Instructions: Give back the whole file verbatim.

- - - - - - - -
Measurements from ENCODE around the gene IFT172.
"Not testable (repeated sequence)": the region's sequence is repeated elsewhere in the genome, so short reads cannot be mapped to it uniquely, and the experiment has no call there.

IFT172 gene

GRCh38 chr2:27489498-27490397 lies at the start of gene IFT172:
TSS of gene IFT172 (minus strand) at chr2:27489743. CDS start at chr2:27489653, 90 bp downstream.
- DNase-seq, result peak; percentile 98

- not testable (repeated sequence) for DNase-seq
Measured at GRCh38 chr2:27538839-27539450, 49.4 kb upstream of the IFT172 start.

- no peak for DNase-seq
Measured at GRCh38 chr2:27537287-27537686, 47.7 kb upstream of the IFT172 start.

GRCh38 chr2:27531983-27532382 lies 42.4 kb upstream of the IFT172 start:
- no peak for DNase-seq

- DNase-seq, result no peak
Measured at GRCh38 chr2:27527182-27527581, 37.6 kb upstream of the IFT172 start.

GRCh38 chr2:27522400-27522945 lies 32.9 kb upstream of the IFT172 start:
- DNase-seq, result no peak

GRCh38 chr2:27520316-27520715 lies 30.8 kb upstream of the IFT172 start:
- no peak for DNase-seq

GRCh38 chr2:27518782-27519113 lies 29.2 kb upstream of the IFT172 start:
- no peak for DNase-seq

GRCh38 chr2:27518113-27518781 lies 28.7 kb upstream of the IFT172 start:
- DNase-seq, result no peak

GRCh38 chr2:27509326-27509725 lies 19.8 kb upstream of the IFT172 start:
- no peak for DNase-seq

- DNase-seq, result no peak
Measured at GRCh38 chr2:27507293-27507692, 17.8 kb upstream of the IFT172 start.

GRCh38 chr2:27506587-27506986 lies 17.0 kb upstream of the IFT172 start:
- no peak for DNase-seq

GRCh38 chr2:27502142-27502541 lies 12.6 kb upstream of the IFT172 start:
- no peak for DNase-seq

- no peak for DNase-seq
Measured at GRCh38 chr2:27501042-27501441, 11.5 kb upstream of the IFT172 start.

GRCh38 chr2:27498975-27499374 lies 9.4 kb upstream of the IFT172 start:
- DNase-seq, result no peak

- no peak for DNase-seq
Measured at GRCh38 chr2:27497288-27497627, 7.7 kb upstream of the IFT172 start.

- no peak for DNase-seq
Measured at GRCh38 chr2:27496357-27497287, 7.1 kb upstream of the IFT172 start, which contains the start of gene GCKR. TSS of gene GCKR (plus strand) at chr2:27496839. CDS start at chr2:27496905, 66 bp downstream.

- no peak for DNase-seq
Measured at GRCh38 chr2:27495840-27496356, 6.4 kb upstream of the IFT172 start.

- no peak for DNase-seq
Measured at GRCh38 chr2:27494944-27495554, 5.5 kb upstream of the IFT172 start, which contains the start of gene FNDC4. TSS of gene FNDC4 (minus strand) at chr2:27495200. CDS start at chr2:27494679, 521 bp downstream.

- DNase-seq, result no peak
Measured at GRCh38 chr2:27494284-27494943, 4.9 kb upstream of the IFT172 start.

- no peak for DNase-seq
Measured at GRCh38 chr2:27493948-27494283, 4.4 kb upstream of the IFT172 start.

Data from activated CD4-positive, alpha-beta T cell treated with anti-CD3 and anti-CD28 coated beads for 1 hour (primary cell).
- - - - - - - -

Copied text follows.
Measurements from ENCODE around the gene IFT172.
"Not testable (repeated sequence)": the region's sequence is repeated elsewhere in the genome, so short reads cannot be mapped to it uniquely, and the experiment has no call there.

IFT172 gene

GRCh38 chr2:27489498-27490397 lies at the start of gene IFT172:
TSS of gene IFT172 (minus strand) at chr2:27489743. CDS start at chr2:27489653, 90 bp downstream.
- DNase-seq, result peak; percentile 98

- not testable (repeated sequence) for DNase-seq
Measured at GRCh38 chr2:27538839-27539450, 49.4 kb upstream of the IFT172 start.

- no peak for DNase-seq
Measured at GRCh38 chr2:27537287-27537686, 47.7 kb upstream of the IFT172 start.

GRCh38 chr2:27531983-27532382 lies 42.4 kb upstream of the IFT172 start:
- no peak for DNase-seq

- DNase-seq, result no peak
Measured at GRCh38 chr2:27527182-27527581, 37.6 kb upstream of the IFT172 start.

GRCh38 chr2:27522400-27522945 lies 32.9 kb upstream of the IFT172 start:
- DNase-seq, result no peak

GRCh38 chr2:27520316-27520715 lies 30.8 kb upstream of the IFT172 start:
- no peak for DNase-seq

GRCh38 chr2:27518782-27519113 lies 29.2 kb upstream of the IFT172 start:
- no peak for DNase-seq

GRCh38 chr2:27518113-27518781 lies 28.7 kb upstream of the IFT172 start:
- DNase-seq, result no peak

GRCh38 chr2:27509326-27509725 lies 19.8 kb upstream of the IFT172 start:
- no peak for DNase-seq

- DNase-seq, result no peak
Measured at GRCh38 chr2:27507293-27507692, 17.8 kb upstream of the IFT172 start.

GRCh38 chr2:27506587-27506986 lies 17.0 kb upstream of the IFT172 start:
- no peak for DNase-seq

GRCh38 chr2:27502142-27502541 lies 12.6 kb upstream of the IFT172 start:
- no peak for DNase-seq

- no peak for DNase-seq
Measured at GRCh38 chr2:27501042-27501441, 11.5 kb upstream of the IFT172 start.

GRCh38 chr2:27498975-27499374 lies 9.4 kb upstream of the IFT172 start:
- DNase-seq, result no peak

- no peak for DNase-seq
Measured at GRCh38 chr2:27497288-27497627, 7.7 kb upstream of the IFT172 start.

- no peak for DNase-seq
Measured at GRCh38 chr2:27496357-27497287, 7.1 kb upstream of the IFT172 start, which contains the start of gene GCKR. TSS of gene GCKR (plus strand) at chr2:27496839. CDS start at chr2:27496905, 66 bp downstream.

- no peak for DNase-seq
Measured at GRCh38 chr2:27495840-27496356, 6.4 kb upstream of the IFT172 start.

- no peak for DNase-seq
Measured at GRCh38 chr2:27494944-27495554, 5.5 kb upstream of the IFT172 start, which contains the start of gene FNDC4. TSS of gene FNDC4 (minus strand) at chr2:27495200. CDS start at chr2:27494679, 521 bp downstream.

- DNase-seq, result no peak
Measured at GRCh38 chr2:27494284-27494943, 4.9 kb upstream of the IFT172 start.

- no peak for DNase-seq
Measured at GRCh38 chr2:27493948-27494283, 4.4 kb upstream of the IFT172 start.

Data from activated CD4-positive, alpha-beta T cell treated with anti-CD3 and anti-CD28 coated beads for 1 hour (primary cell).